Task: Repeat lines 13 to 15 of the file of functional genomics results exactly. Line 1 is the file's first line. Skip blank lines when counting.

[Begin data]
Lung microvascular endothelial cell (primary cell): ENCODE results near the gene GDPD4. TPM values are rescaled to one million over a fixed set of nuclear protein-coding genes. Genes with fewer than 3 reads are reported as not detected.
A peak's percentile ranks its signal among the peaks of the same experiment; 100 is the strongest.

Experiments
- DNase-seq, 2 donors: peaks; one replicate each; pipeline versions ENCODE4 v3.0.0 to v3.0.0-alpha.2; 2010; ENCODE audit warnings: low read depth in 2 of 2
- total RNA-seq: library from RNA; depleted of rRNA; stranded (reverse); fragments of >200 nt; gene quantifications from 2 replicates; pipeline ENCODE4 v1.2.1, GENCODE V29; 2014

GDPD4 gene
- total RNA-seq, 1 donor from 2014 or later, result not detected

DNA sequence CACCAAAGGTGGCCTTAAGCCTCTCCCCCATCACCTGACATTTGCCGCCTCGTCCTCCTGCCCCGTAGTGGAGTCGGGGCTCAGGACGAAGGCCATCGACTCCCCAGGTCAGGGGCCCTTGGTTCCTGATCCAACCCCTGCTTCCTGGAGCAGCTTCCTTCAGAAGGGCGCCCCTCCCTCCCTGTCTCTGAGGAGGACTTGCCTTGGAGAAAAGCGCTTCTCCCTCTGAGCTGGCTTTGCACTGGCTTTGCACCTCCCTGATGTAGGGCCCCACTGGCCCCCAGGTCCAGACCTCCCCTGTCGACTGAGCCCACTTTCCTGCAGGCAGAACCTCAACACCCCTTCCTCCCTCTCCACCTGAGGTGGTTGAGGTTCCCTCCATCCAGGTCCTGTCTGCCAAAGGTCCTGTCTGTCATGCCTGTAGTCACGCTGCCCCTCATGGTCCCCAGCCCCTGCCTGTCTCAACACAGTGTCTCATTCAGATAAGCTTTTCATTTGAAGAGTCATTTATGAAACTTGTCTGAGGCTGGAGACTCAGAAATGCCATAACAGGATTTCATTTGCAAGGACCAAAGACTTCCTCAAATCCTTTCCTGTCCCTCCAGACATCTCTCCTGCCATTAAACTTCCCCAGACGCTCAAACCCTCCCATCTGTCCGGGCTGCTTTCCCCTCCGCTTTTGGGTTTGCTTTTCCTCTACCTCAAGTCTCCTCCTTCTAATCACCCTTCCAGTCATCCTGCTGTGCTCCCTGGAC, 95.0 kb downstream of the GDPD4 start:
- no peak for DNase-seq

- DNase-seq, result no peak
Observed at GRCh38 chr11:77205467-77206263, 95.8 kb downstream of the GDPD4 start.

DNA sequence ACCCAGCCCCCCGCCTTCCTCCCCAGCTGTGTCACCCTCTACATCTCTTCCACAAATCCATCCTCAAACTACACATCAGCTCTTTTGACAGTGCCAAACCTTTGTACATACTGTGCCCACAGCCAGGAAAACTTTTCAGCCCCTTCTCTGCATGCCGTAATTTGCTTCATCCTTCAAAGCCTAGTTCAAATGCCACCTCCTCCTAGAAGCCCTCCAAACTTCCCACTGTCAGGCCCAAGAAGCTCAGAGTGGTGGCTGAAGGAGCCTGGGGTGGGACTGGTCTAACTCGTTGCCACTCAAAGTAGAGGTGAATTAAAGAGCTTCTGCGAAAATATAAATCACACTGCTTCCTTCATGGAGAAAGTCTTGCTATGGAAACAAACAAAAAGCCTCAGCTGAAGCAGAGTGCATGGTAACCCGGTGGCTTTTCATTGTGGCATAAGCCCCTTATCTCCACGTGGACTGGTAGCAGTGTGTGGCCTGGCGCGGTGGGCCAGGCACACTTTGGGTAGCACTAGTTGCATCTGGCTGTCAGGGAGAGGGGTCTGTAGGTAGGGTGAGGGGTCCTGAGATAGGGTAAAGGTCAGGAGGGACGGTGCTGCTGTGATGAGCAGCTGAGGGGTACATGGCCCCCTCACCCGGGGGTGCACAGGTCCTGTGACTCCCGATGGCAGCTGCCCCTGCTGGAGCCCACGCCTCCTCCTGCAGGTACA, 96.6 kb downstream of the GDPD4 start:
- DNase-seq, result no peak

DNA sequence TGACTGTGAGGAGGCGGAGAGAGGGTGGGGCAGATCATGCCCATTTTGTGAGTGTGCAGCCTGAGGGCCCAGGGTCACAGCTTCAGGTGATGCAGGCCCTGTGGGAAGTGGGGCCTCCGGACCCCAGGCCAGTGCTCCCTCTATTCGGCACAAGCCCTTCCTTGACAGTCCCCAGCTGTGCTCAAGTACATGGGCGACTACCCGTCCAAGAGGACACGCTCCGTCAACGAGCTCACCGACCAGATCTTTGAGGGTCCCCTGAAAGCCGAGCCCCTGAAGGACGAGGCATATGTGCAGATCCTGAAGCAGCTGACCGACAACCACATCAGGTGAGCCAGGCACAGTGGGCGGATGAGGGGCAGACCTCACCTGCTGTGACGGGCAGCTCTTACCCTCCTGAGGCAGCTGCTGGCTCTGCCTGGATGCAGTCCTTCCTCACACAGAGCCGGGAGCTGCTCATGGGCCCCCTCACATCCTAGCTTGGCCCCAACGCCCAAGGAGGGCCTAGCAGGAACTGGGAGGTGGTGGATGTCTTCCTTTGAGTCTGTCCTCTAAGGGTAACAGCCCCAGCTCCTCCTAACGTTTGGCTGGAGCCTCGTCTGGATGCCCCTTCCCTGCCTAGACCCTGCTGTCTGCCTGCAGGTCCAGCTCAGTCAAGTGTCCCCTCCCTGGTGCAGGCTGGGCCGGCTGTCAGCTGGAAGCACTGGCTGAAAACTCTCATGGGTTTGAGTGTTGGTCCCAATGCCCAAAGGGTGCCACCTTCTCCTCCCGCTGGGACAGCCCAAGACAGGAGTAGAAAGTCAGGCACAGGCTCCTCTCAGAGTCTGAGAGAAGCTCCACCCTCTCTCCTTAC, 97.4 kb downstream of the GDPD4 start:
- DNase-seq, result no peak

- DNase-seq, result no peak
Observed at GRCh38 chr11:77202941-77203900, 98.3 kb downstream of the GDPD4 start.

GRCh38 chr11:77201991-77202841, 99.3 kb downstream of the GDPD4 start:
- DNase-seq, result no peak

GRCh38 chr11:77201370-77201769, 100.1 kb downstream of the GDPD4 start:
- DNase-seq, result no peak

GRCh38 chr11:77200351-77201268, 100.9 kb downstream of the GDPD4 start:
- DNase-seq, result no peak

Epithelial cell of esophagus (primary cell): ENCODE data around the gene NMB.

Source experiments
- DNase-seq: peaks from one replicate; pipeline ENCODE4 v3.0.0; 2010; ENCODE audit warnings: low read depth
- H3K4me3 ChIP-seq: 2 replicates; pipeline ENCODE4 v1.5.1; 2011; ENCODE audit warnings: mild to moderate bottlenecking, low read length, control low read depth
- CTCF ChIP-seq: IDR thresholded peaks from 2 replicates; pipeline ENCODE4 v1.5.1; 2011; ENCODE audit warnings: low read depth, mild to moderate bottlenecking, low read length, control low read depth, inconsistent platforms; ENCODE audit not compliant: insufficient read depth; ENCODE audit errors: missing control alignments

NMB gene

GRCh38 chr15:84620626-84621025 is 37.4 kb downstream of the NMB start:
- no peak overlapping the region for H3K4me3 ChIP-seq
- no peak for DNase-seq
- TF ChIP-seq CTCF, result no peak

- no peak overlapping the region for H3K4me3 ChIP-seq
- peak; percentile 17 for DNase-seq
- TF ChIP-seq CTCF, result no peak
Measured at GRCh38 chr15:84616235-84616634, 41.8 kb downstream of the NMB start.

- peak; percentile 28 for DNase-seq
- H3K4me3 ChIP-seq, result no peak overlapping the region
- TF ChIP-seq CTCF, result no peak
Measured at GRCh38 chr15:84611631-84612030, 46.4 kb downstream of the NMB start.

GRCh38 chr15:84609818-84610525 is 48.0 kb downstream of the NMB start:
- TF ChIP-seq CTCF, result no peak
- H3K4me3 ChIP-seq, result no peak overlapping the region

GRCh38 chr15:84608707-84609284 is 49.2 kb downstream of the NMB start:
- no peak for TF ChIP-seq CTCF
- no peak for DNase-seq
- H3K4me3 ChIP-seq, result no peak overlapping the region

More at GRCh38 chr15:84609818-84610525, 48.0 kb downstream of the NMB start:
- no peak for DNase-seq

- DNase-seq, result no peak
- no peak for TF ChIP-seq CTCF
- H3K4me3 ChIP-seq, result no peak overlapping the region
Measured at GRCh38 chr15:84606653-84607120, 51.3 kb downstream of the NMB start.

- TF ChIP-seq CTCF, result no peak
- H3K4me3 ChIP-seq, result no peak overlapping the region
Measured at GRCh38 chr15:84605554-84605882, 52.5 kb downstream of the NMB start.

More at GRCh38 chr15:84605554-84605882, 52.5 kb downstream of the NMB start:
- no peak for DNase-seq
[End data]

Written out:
- DNase-seq, result no peak

DNA sequence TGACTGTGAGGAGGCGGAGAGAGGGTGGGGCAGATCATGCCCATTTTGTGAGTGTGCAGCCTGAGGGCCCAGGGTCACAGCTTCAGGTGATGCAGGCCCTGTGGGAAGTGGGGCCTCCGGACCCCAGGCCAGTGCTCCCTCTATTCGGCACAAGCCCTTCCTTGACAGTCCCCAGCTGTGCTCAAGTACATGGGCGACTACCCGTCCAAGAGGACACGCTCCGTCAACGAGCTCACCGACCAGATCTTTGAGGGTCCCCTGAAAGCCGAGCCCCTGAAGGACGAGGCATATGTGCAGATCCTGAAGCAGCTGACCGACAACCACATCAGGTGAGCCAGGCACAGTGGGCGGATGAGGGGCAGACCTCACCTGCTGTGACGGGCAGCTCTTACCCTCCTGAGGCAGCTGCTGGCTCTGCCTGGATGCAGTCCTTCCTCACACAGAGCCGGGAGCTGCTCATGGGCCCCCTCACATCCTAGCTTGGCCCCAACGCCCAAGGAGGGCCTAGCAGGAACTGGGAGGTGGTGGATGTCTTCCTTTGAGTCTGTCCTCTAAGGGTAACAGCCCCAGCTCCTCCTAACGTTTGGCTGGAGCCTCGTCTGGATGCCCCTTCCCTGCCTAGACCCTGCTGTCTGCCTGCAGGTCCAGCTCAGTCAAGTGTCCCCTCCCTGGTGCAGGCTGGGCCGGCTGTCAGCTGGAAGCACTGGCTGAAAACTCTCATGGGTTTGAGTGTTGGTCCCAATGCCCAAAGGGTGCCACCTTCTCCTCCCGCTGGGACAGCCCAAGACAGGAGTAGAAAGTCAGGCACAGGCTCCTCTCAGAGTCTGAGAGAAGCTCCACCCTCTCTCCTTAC, 97.4 kb downstream of the GDPD4 start:
- DNase-seq, result no peak